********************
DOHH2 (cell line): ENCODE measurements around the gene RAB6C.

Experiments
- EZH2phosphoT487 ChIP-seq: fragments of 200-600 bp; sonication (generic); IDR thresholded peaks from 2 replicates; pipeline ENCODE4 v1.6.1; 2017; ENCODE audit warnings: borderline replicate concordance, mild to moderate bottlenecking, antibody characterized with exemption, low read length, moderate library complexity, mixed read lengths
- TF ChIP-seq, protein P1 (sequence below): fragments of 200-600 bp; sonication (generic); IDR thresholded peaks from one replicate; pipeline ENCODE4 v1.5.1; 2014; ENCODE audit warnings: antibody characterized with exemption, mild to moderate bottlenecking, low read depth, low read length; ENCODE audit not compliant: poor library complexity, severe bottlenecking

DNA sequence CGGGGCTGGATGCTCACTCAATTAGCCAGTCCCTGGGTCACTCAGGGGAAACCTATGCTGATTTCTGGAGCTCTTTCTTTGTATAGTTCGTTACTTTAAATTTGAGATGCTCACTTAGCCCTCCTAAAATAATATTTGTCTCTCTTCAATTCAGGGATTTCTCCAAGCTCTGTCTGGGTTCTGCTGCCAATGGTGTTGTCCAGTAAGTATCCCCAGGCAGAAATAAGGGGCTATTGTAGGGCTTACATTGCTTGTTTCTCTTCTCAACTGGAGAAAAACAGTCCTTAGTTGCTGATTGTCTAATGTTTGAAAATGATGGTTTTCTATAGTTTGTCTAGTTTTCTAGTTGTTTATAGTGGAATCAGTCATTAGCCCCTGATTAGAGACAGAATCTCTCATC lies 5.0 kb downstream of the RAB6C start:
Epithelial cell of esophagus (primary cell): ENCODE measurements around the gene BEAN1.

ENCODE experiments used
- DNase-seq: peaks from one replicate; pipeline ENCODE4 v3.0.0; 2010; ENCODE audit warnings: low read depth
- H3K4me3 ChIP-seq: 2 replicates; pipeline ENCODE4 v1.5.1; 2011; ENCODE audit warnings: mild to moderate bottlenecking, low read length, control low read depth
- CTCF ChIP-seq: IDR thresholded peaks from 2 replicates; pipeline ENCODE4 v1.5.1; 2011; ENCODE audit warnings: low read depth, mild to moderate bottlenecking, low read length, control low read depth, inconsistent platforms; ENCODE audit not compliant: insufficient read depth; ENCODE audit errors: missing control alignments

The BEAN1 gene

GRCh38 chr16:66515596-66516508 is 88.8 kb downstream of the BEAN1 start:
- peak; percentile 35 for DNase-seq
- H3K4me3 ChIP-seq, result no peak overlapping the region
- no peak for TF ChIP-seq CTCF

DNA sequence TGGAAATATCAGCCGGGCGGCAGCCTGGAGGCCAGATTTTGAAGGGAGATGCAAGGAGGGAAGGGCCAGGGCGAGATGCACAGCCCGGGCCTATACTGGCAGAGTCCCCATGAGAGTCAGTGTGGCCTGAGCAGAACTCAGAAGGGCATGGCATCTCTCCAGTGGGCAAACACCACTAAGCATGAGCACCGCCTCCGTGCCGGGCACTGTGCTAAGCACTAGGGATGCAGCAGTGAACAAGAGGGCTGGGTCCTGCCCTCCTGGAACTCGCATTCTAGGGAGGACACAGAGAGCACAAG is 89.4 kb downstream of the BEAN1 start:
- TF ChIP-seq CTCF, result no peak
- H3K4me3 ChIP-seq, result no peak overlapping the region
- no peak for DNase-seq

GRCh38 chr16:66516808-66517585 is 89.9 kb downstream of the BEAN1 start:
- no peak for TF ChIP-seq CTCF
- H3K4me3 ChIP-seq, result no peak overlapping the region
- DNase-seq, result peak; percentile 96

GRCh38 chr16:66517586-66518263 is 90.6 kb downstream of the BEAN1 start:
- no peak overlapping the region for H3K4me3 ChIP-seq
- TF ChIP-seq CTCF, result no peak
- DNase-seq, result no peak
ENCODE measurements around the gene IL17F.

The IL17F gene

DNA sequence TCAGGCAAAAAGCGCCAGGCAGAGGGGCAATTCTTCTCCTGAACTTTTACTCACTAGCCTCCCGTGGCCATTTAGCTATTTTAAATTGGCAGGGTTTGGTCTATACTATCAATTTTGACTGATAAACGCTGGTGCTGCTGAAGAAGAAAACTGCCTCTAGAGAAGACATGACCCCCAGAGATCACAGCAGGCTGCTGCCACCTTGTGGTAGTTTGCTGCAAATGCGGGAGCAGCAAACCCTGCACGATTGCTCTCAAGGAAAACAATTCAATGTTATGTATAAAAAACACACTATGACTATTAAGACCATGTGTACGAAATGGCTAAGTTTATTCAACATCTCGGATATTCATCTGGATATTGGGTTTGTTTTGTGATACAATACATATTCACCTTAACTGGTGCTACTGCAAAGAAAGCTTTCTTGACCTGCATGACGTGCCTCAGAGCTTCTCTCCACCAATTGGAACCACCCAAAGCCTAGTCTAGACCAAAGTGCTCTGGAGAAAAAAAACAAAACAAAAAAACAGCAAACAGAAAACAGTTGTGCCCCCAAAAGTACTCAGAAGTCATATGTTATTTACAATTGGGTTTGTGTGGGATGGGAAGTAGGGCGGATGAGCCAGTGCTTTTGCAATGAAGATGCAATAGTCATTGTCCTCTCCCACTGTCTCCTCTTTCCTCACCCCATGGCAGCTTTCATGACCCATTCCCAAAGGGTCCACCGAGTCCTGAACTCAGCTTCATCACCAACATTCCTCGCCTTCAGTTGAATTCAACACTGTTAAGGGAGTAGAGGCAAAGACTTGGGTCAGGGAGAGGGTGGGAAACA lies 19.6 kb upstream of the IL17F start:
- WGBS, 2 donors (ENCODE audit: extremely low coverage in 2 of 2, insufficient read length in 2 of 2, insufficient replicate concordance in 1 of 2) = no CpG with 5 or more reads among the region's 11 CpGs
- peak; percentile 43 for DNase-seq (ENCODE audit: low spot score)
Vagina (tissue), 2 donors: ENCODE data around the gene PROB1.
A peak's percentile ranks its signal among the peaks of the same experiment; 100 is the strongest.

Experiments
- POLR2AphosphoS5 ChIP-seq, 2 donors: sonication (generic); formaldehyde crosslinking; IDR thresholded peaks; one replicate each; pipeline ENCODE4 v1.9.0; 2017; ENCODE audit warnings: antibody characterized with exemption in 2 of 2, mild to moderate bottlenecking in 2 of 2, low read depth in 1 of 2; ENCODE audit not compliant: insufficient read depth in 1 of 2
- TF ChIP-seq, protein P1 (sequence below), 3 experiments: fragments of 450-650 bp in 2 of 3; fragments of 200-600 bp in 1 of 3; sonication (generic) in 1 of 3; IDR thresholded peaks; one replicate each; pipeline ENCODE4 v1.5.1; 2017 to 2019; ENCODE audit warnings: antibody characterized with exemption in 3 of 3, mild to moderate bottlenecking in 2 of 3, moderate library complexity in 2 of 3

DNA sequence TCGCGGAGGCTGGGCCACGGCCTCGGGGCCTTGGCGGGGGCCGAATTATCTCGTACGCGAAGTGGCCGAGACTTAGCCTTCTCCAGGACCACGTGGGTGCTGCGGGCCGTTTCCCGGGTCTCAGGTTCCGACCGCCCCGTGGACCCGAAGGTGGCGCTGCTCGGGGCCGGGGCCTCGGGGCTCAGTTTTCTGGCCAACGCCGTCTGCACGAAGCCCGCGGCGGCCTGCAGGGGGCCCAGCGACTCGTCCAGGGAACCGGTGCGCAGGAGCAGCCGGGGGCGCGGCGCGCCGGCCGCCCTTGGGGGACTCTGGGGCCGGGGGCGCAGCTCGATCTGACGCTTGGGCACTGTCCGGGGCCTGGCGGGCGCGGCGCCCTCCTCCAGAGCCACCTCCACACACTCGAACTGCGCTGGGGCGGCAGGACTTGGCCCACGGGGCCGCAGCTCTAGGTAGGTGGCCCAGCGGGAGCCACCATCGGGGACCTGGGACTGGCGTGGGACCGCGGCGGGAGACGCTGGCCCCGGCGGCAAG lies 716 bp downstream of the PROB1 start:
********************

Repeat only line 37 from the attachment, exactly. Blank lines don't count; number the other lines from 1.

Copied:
- TF ChIP-seq, protein P1 (sequence below), 3 experiments: fragments of 450-650 bp in 2 of 3; fragments of 200-600 bp in 1 of 3; sonication (generic) in 1 of 3; IDR thresholded peaks; one replicate each; pipeline ENCODE4 v1.5.1; 2017 to 2019; ENCODE audit warnings: antibody characterized with exemption in 3 of 3, mild to moderate bottlenecking in 2 of 3, moderate library complexity in 2 of 3